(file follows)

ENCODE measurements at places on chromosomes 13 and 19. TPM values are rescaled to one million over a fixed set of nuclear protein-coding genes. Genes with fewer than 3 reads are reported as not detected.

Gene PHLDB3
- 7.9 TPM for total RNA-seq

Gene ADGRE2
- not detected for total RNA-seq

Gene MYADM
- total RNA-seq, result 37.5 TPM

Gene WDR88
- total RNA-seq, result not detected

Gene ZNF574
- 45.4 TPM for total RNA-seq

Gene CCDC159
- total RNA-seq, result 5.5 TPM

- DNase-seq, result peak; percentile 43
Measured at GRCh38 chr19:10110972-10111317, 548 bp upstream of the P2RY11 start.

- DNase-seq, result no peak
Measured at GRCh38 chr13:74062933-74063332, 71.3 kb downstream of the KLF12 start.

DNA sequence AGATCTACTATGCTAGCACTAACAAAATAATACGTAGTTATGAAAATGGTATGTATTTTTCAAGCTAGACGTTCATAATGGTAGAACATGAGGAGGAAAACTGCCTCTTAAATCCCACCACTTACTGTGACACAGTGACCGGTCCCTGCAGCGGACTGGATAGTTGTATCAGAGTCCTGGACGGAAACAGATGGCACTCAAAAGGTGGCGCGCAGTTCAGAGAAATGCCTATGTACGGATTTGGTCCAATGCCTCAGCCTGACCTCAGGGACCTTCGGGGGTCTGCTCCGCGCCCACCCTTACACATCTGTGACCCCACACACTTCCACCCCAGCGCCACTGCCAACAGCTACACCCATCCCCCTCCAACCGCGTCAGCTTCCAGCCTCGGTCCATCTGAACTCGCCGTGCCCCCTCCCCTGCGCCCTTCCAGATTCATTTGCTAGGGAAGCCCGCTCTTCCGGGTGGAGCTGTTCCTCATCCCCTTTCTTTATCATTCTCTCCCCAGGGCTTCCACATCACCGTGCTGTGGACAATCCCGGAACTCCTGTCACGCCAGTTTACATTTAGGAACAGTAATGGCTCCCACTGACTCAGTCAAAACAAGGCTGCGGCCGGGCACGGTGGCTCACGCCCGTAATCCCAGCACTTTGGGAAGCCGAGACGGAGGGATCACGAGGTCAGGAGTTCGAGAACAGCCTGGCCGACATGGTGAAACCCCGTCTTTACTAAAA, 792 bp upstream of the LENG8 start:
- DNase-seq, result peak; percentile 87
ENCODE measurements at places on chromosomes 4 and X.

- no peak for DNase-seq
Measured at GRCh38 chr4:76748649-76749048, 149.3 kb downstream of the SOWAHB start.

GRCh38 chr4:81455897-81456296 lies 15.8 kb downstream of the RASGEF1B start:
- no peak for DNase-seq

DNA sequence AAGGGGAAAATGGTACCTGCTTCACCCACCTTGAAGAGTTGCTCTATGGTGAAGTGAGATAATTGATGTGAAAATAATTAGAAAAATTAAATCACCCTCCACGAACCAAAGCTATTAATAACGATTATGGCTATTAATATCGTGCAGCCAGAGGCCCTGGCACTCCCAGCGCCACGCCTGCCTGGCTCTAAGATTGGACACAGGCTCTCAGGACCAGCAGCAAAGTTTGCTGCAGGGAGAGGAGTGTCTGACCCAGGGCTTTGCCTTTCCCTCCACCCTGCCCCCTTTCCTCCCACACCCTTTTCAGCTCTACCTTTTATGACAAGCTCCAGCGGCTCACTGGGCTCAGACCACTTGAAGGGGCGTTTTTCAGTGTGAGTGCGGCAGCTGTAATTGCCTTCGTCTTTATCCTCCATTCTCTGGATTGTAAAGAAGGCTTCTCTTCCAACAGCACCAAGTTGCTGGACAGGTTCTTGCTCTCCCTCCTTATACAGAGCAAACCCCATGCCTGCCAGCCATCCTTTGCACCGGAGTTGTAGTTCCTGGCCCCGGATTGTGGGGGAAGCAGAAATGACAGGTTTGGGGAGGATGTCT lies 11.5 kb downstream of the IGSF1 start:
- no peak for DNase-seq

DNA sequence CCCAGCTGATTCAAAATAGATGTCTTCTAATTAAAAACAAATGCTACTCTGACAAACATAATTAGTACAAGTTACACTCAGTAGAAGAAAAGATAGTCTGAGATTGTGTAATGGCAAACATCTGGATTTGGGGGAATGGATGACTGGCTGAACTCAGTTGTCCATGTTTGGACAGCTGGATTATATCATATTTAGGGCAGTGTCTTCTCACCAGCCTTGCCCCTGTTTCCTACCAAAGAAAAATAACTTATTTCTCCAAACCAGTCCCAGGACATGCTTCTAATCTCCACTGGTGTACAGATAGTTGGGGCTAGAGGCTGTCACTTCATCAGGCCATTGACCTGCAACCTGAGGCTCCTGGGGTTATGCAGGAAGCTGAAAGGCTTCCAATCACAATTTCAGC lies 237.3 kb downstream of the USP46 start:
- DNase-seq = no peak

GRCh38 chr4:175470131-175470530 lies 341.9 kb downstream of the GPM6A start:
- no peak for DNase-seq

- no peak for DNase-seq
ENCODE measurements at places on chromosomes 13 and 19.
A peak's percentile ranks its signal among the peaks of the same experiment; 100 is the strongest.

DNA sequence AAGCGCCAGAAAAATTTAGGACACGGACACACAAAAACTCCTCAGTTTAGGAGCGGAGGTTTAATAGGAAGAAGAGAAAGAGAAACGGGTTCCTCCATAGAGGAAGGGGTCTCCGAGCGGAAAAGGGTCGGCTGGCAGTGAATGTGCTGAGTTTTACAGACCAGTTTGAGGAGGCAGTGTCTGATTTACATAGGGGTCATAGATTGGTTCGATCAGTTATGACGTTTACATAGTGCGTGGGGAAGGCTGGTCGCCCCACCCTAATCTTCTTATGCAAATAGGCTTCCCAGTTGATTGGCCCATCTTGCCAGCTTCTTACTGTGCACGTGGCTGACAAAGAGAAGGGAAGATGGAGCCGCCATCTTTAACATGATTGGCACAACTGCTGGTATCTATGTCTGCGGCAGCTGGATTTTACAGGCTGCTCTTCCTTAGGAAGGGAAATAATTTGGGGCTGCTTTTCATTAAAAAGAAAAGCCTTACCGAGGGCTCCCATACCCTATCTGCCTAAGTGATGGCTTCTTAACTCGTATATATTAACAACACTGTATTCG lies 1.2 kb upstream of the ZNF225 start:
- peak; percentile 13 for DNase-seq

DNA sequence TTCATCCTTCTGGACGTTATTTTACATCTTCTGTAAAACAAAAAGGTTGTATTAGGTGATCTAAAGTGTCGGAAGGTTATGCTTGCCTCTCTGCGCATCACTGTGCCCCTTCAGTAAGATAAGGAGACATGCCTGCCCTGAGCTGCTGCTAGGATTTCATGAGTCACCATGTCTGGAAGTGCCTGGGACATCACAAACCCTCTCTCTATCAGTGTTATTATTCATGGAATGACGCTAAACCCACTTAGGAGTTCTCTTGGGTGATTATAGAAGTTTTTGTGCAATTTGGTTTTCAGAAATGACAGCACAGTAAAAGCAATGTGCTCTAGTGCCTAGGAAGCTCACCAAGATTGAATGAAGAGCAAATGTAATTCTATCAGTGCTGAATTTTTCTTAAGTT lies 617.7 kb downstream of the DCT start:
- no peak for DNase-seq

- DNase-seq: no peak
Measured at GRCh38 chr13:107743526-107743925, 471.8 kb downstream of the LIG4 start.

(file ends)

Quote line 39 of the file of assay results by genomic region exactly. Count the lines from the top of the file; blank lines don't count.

Measured at GRCh38 chr13:107743526-107743925, 471.8 kb downstream of the LIG4 start.